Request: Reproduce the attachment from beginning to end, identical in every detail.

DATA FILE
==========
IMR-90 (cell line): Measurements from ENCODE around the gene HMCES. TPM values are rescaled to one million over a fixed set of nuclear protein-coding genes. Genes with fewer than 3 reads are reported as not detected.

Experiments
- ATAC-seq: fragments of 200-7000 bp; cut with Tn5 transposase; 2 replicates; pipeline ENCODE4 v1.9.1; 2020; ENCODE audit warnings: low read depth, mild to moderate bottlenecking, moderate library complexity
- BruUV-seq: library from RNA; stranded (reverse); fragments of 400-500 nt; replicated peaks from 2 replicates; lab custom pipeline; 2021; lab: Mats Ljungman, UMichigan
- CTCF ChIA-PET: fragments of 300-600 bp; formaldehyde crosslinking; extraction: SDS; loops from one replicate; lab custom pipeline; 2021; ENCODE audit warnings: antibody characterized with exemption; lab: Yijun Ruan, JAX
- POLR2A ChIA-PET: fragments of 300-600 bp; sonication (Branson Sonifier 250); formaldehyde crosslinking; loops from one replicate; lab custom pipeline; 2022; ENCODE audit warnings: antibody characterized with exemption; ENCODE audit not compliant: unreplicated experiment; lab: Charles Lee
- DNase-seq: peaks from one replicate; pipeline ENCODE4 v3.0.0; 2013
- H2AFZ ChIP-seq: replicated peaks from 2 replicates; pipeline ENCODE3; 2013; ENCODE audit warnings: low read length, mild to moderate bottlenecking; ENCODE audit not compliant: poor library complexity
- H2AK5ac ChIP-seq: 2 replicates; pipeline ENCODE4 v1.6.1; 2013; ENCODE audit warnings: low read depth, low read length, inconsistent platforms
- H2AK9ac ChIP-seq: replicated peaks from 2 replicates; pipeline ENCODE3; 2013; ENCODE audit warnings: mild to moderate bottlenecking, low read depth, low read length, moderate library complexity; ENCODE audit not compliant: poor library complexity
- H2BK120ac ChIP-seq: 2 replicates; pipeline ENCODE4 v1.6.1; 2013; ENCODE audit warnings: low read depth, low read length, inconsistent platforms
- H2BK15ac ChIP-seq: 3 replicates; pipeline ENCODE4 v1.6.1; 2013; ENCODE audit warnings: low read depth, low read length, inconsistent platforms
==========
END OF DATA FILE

IMR-90 (cell line): Measurements from ENCODE around the gene HMCES. TPM values are rescaled to one million over a fixed set of nuclear protein-coding genes. Genes with fewer than 3 reads are reported as not detected.

Experiments
- ATAC-seq: fragments of 200-7000 bp; cut with Tn5 transposase; 2 replicates; pipeline ENCODE4 v1.9.1; 2020; ENCODE audit warnings: low read depth, mild to moderate bottlenecking, moderate library complexity
- BruUV-seq: library from RNA; stranded (reverse); fragments of 400-500 nt; replicated peaks from 2 replicates; lab custom pipeline; 2021; lab: Mats Ljungman, UMichigan
- CTCF ChIA-PET: fragments of 300-600 bp; formaldehyde crosslinking; extraction: SDS; loops from one replicate; lab custom pipeline; 2021; ENCODE audit warnings: antibody characterized with exemption; lab: Yijun Ruan, JAX
- POLR2A ChIA-PET: fragments of 300-600 bp; sonication (Branson Sonifier 250); formaldehyde crosslinking; loops from one replicate; lab custom pipeline; 2022; ENCODE audit warnings: antibody characterized with exemption; ENCODE audit not compliant: unreplicated experiment; lab: Charles Lee
- DNase-seq: peaks from one replicate; pipeline ENCODE4 v3.0.0; 2013
- H2AFZ ChIP-seq: replicated peaks from 2 replicates; pipeline ENCODE3; 2013; ENCODE audit warnings: low read length, mild to moderate bottlenecking; ENCODE audit not compliant: poor library complexity
- H2AK5ac ChIP-seq: 2 replicates; pipeline ENCODE4 v1.6.1; 2013; ENCODE audit warnings: low read depth, low read length, inconsistent platforms
- H2AK9ac ChIP-seq: replicated peaks from 2 replicates; pipeline ENCODE3; 2013; ENCODE audit warnings: mild to moderate bottlenecking, low read depth, low read length, moderate library complexity; ENCODE audit not compliant: poor library complexity
- H2BK120ac ChIP-seq: 2 replicates; pipeline ENCODE4 v1.6.1; 2013; ENCODE audit warnings: low read depth, low read length, inconsistent platforms
- H2BK15ac ChIP-seq: 3 replicates; pipeline ENCODE4 v1.6.1; 2013; ENCODE audit warnings: low read depth, low read length, inconsistent platforms